Quinoa ‘Rice’ Pudding

Serves 2

Vegan; no gluten, dairy, egg, cane sugar; with options for soy

My daughter grew up as I did with a fondness for homemade rice pudding. More recently, my baby granddaughter tried this dessert quinoa-style and gave her approval. Versions of rice pudding are found in most cuisines. Possibly first developing in Persia, it was mentioned by the Romans, Confucius, Shakespeare and the Buddhist sutras. Sometimes different grains were used but the principle was the same.

This version is just as sweet and delicious as one using white rice and highly refined sugar. Quinoa is high in protein and along with dried fruit and cinnamon creates a relationship between parts that helps regulate blood sugar. Any left-overs make a great breakfast served hot or cold. Read more

(You’ll-never-go-back-to-commercial) HUMMUS

Makes 1½ cups

Vegan; no gluten, dairy or nightshades

Express yourself. Make this once, and thereafter you can concoct variations at speed by rough visual measure. This has wonderful contrasting textures, freshness and flavours that make commercial versions seem pallid. Just put everything into the processor; whiz until well mixed but chunky; serve or chill.

Traditionally hummus is made with chickpeas. These can be used here, but cannellini beans give a softer result. Find these at the supermarket cooked and in tins such as the Ceres organic range. Any cooked bean or lentil could be used. Usually lemon juice is employed as the culinary acid (helping with piquancy and blood sugar regulation), but white wine vinegar provides a sharper tang. Read more

The Demon Drink You Give to Children

Picture yourself seated at the dining table and devouring one kilo bag of sugar. New Zealanders average even more added sugar than this each week.

Auckland University Faculty of Medical and Health Sciences hosted a two day symposium: Sugary Drink Free Pacific by 2030? Rarely have I heard esteemed scientists so vehement in their views. Endocrinologist Robert Lustig (his expose on sugar has over 4 million views on YouTube) said, “Sugar is the alcohol of the child”. He explained how this food is processed differently than other fuels, which leads to fatty liver. Dr Richard Johnson, kidney disease specialist, diagrammed how sugar lowers ATP production – our key vitality provider. He employed a verb used with caution in science, “Fructose causes metabolic syndrome”. This cluster of markers is associated with diabetes, cardiovascular disease, obesity, kidney disease and dementiaRead more

Chocolate Nut Fudge

About 50 tiny pieces

Vegan; no gluten, dairy, soy, cane sugar – or cooking required

Really, really good. The results are gourmet while the skill level required is primary school. Two colleagues – Linda Outhwaite and Jamie Smith – inspired me with their versions of this super simple and luscious confection. The high cocoa density adds a caffeinated thrill – as well as ample magnesium, calcium, iron and antioxidants. Among the latter are phenols linked with lowering high blood pressure. Some studies show this effect is negated if the chocolate includes milk, which seems to impede absorption. One type of phenol is flavonoids including (yes, another sub-category) epicatechins. These score impressively on the ORAC (oxygen radical absorbance capacity) score. This is used to assess how much power an antioxidant has for preventing destruction from free radicals. In excess free radicals are involved with premature ageing and disease. Read more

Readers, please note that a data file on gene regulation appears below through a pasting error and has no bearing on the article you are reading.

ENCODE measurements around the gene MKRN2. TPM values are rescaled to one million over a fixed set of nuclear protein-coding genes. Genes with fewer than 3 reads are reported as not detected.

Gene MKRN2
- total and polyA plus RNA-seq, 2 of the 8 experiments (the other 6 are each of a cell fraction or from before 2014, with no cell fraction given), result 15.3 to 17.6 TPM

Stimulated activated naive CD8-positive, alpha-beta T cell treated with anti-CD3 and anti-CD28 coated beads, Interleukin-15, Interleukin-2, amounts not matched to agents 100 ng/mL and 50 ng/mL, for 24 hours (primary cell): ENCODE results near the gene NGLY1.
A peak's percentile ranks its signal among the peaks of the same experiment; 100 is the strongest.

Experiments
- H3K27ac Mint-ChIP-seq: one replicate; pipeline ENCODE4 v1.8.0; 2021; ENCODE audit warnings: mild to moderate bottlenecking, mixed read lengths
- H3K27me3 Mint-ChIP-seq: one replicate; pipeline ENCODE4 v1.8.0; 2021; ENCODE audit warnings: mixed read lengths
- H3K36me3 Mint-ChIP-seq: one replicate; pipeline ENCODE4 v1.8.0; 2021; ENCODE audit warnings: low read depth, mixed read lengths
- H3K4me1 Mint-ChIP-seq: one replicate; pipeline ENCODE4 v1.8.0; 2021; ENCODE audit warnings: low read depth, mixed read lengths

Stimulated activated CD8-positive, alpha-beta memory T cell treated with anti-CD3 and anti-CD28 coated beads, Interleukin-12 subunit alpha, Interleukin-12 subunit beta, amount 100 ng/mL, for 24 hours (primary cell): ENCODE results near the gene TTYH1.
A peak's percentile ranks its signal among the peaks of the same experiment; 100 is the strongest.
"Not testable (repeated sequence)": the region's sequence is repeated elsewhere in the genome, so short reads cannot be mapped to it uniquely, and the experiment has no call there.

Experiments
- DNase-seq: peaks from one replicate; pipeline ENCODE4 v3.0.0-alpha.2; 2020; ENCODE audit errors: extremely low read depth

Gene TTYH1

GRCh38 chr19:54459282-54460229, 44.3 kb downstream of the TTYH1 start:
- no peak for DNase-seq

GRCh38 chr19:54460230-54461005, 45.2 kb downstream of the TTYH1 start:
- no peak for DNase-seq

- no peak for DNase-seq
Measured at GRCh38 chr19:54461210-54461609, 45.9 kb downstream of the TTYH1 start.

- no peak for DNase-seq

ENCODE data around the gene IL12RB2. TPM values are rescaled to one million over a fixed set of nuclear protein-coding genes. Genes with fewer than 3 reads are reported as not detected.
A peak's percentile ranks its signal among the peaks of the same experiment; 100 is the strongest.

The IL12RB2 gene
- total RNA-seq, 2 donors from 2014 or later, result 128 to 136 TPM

Blood Sugar Levels: Your #1 Key to Weight, Mood and Vitality

BLOOD SUGAR LEVELS: Your #1 Key to Weight, Mood and Vitality – and the Prevention and Treatment of Diabetes, Cardiovascular and Hormone Related Problems ©  

Your survival depends on cells receiving fuel in the form of just the right amount of glucose or blood sugar. It is the job of the hormone insulin to courier this into cells. The Brain is your most glucose hungry organ and the first to feel its lack. All carbohydrates – from vegetables, fruits, nuts, seeds, grains or legumes – eventually get broken down into glucose. What differs is the speed at which they do this.

Individual foods have been measured in this regard and placed on a scale called the Glycemic Index or GI. Carbohydrate foods that are slow to break down – such as Legumes (dried peas, beans and lentils; see TIPS), nuts, seeds, most vegetables and fruits, plus hearty, crunchy wholegrain products – are termed low GI. Those that digest rapidly into glucose such as Sugar, most white rice, and finely milled bread, baking and cereals (of one highly refined, uniform texture) are high GI.

Eating too many high GI carbs at a meal stimulates a surge of excessive glucose. The pancreas then produces and releases more insulin as extra courier vans. Over time though, high levels of insulin are life threatening and the cells start to refuse it entrance. But by becoming resistant to insulin they are also unable to access its critical glucose fuel. Read more

Israeli Chermoula (sort of like pesto) with Chermoula Stuffed Vegetables and Quinoa ‘Tabbouleh’ with Chermoula

Makes about 1 cup of chermoula
Vegan and Paleo; no gluten, dairy, egg, soy or other legumes, potato or tomato

No wonder the people of the Mediterranean have such great health statistics – as well as so many diners eager for their classic dishes.

Chermoula is an Arabic word used to describe a North African fresh herb, lemon, olive, nut and spice mixture used as a marinade or topping for fish, meat or vegetables. My hearty version was inspired by reading the sigh-inducing and internationally popular cookbook Jerusalem by Yotam Ottolenghi and Sami Tamimi. The book is also a touching memoir by these two men who lived in the western and eastern parts of the city and met later in London. These districts have been embattled with each other, but the authors say the food and hospitality practices, culturally unify them.  Read more